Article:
Friday News: Bestsellers, Subscription Services, and Super Heroes
N.Y. Times keeps Cruz off bestseller list – Despite robust sales for Ted Cruz’s new book, it does not appear on the New York Times bestseller list, which prompted Harper Collins to send a letter to the newspaper, asking them why the book was absent from the list. Initially, Harper Collins was told that the NYT doesn’t just focus on the number of books sold, but also sales “patterns.” NYT spokesperson Eileen Murphy clarified the newspaper’s decision later:
Cruz’s “A Time For Truth,” published on June 30, sold 11,854 copies in its first week, according to Nielsen Bookscan’s hardcover sale numbers. That’s more than 18 of the 20 titles that will appear on the bestseller list for the week ending July 4. Aziz Ansari’s “Modern Romance,” which is #2 on the list, sold fewer than 10,000 copies. Ann Coulter’s “Adios America,” at #11, sold just over half as many copies. . . .
“In the case of this book, the overwhelming preponderance of evidence was that sales were limited to strategic bulk purchases,” [Murphy] wrote. –Politico
Macmillan Doubles Ebook Offerings on Scribd and Oyster – Macmillan is adding 1000 titles to both Scribd and Oyster, expanding its offerings on both services. Although it has not yet made the books available,
Both of those contributions cover popular back-list fiction and nonfiction ebooks, which Scribd says includes best-selling titles by Grace Paley, Hilary Mantel, John McPhee and others. . . .
Children’s titles are also included in both of today’s expansions; Scribd says it’s gained more than 300. “While we’ve been more closely focused on other genres,” Scribd’s VP of Content Acquisition Andrew Weinstein tells Digital Book World, “we have been steadily growing the children’s catalog, and this Macmillan deal is one of the more prominent offerings we’ve added over the past year.” –Digital Book World
Netflix-Like Book Services Would Be Happy if You Read Less – This piece on the paradox of ebook subscription services – the more people read, the less valuable they are as customers – echoes much of what Jane said in her announcement of Scribd’s drastic reduction of their Romance selection. Scribd CEO Trip Adler addresses Scribd’s issues with Romance in the article, and the article also nicely articulates the unique burden of success for these services, especially for Scribd, who wooed and then disappointed many high-volume Romance readers:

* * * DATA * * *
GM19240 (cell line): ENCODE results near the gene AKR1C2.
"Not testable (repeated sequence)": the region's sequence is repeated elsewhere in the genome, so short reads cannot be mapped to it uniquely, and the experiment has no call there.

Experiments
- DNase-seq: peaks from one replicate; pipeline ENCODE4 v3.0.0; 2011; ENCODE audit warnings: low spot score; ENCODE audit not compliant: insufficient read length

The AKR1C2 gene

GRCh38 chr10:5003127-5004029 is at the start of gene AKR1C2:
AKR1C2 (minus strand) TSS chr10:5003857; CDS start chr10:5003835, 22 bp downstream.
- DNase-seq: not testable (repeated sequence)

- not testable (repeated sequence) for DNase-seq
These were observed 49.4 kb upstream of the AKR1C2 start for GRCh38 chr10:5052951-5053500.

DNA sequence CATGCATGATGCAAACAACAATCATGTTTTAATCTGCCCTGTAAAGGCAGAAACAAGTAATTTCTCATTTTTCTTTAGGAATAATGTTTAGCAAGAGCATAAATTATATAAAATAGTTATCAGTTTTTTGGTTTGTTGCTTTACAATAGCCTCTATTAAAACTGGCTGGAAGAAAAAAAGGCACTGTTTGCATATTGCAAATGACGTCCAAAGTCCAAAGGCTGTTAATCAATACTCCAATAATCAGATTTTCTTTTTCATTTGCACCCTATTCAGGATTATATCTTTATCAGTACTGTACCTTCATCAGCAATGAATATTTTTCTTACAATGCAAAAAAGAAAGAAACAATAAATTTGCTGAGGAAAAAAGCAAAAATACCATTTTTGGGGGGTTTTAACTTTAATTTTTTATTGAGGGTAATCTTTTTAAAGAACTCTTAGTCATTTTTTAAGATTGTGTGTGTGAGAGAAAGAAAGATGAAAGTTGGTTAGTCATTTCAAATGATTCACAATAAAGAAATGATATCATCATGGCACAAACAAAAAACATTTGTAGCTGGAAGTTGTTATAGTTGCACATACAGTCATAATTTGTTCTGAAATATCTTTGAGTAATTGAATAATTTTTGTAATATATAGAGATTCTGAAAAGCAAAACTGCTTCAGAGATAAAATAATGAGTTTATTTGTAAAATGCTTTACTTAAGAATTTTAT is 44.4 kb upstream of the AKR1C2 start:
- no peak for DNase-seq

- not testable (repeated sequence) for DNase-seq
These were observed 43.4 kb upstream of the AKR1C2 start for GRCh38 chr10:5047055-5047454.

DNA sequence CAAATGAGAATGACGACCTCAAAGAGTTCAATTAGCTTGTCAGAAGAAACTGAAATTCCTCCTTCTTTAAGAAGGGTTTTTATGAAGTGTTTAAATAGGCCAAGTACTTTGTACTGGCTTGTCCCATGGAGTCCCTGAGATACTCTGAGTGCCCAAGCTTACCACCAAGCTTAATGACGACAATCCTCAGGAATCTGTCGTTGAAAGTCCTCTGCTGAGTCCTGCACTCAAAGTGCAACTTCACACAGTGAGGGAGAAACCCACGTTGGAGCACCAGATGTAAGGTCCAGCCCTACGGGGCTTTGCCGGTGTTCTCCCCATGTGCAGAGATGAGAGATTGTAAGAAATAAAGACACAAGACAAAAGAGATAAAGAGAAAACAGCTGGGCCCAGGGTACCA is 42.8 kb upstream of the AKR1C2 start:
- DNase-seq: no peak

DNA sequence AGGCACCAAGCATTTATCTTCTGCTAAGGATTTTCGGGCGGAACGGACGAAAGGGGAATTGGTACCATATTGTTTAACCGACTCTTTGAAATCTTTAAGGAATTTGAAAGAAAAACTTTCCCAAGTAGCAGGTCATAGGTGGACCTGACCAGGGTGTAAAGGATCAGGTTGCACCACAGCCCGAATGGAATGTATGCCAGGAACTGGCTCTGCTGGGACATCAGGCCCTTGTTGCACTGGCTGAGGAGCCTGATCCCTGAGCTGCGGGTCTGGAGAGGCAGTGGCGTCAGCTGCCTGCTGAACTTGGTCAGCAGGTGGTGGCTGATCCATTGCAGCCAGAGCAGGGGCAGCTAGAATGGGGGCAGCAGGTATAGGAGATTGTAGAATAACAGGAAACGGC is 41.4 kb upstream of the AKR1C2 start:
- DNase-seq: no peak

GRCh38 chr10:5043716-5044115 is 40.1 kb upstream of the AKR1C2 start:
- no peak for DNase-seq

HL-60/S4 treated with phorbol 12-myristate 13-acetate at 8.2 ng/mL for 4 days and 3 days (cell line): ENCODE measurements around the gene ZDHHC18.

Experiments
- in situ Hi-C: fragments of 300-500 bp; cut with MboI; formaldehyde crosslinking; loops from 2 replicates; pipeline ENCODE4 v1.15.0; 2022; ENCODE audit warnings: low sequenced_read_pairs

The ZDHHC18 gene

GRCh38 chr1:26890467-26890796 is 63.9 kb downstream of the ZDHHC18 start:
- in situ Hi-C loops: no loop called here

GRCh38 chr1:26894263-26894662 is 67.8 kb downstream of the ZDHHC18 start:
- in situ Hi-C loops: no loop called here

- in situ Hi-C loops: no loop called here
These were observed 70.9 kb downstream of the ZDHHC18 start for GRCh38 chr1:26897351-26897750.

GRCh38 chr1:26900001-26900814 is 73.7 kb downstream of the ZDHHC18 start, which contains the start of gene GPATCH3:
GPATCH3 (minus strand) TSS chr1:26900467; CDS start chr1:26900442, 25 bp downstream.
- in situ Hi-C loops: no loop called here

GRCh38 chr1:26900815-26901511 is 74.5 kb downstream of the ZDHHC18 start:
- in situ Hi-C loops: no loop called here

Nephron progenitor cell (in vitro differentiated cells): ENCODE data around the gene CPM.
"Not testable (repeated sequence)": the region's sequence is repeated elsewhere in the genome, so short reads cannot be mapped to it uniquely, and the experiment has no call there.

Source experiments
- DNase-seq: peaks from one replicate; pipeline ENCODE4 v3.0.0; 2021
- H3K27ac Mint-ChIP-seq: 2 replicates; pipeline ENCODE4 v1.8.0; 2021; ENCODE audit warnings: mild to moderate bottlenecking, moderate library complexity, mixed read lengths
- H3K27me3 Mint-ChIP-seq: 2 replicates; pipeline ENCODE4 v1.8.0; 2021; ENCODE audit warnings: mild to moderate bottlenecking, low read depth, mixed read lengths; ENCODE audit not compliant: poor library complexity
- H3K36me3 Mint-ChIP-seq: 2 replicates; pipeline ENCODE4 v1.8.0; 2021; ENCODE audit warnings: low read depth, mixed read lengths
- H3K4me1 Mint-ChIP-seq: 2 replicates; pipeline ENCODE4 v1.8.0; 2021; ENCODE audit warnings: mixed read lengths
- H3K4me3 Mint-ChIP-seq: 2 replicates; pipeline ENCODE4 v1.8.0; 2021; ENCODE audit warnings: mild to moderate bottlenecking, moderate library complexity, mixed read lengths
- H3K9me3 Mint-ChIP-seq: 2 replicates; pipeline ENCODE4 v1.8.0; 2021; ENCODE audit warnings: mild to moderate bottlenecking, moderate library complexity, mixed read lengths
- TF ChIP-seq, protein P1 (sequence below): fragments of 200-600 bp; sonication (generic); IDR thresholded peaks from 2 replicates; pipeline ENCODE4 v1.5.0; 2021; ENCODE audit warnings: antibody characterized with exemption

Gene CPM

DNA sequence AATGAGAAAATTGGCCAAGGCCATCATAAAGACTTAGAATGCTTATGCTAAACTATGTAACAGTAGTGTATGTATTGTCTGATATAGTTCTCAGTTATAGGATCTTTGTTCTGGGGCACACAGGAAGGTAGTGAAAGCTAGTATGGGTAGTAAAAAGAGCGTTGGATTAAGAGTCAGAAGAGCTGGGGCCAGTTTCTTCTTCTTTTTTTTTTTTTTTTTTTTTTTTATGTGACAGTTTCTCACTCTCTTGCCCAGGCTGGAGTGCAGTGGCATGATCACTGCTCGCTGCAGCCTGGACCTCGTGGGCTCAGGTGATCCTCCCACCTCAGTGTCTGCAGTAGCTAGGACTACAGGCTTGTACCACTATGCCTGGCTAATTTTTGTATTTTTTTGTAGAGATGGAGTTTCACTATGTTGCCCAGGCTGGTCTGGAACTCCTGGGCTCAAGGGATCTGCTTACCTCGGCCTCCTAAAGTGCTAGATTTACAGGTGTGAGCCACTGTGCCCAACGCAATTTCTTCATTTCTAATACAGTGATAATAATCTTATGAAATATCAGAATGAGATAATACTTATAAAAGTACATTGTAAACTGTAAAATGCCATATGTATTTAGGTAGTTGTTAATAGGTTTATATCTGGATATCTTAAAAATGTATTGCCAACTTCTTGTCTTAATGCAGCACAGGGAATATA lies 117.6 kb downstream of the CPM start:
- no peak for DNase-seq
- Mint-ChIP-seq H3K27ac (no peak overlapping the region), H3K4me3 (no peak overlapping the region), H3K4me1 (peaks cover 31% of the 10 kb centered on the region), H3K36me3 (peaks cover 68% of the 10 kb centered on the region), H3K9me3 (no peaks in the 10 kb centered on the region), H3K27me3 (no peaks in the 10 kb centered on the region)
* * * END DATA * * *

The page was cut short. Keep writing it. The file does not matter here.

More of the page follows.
At issue is the way Scribd’s subscription model works, which is different from the models we’re used to seeing on services like Netflix and Spotify. Unlike on those services, where the norm is licensing content to offer on their platforms, Scribd and its closest competitor Oyster pay publishers a sum of money each time “a fair portion” of a book is read. That and the fact that both Scribd and Oyster offer valuable reader data made for apparently sweet deals for publishers, who have lined up behind these services. But the deal in the end wasn’t so sweet for Scribd.
“We bore the majority of the risk when establishing a business model that paid publishers the same amount as the retail model for each book read by a Scribd subscriber,” the company noted in its letter. When readers read too much, as romance readers apparently did, the costs become too much to bear. Which points to a funny irony for e-book services: as long as they pay publishers every time a book is read, their businesses are more successful the less people read. –Wired
ESPN’s Body Issue: Super Heroes Edition – This is a pretty nifty sketchbook-style addition to ESPN’s Body Issue that includes illustrations of Marvel super-heroes in the buff, as well as evidence of the sketchwork required to create them.
According to ESPN,
Every day, all over the world, Marvel’s top comic book artists flex their creative muscles to illustrate the world’s mightiest super heroes. In the spirit of The Magazine’s visual celebration of athleticism, dedication and strength, a mix of those same artists took to their drawing boards to craft bold images of Marvel’s characters like never before. –ESPN